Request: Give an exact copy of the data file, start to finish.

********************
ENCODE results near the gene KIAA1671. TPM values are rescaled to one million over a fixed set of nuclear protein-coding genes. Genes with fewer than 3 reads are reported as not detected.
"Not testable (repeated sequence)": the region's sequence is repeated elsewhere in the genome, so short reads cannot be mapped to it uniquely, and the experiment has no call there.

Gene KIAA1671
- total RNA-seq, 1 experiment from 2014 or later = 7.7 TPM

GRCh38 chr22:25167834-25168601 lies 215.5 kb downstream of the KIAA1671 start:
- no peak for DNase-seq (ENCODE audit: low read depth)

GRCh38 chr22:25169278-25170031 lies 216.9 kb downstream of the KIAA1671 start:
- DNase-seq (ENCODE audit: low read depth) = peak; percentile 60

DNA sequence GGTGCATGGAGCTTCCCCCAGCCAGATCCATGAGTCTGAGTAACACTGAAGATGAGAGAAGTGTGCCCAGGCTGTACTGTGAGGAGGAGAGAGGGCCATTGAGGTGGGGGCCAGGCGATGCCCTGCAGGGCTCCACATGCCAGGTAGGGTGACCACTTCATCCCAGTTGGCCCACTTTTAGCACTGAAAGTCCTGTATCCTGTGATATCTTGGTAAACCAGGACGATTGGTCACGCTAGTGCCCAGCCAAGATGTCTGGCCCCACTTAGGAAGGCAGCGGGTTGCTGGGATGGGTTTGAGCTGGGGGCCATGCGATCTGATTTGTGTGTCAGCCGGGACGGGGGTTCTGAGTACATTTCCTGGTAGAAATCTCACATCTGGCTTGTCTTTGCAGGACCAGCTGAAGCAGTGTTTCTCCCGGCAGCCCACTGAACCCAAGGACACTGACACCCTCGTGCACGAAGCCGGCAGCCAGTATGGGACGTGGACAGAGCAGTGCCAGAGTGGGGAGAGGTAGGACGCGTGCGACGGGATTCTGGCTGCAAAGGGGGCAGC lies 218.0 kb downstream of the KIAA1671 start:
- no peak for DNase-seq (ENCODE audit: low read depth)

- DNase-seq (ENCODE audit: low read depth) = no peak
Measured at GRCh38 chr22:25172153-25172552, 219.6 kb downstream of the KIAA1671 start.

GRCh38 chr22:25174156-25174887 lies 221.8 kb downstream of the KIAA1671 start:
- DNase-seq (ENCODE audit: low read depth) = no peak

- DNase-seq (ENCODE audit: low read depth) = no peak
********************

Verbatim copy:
ENCODE results near the gene KIAA1671. TPM values are rescaled to one million over a fixed set of nuclear protein-coding genes. Genes with fewer than 3 reads are reported as not detected.
"Not testable (repeated sequence)": the region's sequence is repeated elsewhere in the genome, so short reads cannot be mapped to it uniquely, and the experiment has no call there.

Gene KIAA1671
- total RNA-seq, 1 experiment from 2014 or later = 7.7 TPM

GRCh38 chr22:25167834-25168601 lies 215.5 kb downstream of the KIAA1671 start:
- no peak for DNase-seq (ENCODE audit: low read depth)

GRCh38 chr22:25169278-25170031 lies 216.9 kb downstream of the KIAA1671 start:
- DNase-seq (ENCODE audit: low read depth) = peak; percentile 60

DNA sequence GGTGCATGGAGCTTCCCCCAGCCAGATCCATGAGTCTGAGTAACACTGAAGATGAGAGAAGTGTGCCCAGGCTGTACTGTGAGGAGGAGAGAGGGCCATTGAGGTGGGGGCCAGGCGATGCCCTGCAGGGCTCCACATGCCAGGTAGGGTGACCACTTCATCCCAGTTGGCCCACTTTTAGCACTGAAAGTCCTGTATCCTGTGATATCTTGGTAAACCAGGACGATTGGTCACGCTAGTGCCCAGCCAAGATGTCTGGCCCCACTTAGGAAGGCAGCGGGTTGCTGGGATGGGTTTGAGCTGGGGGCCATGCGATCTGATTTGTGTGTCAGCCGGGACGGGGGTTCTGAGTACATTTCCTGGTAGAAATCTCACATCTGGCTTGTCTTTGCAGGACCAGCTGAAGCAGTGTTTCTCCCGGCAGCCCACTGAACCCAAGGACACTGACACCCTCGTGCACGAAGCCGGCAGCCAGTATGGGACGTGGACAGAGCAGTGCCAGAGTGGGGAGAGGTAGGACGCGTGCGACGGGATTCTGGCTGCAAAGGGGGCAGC lies 218.0 kb downstream of the KIAA1671 start:
- no peak for DNase-seq (ENCODE audit: low read depth)

- DNase-seq (ENCODE audit: low read depth) = no peak
Measured at GRCh38 chr22:25172153-25172552, 219.6 kb downstream of the KIAA1671 start.

GRCh38 chr22:25174156-25174887 lies 221.8 kb downstream of the KIAA1671 start:
- DNase-seq (ENCODE audit: low read depth) = no peak

- DNase-seq (ENCODE audit: low read depth) = no peak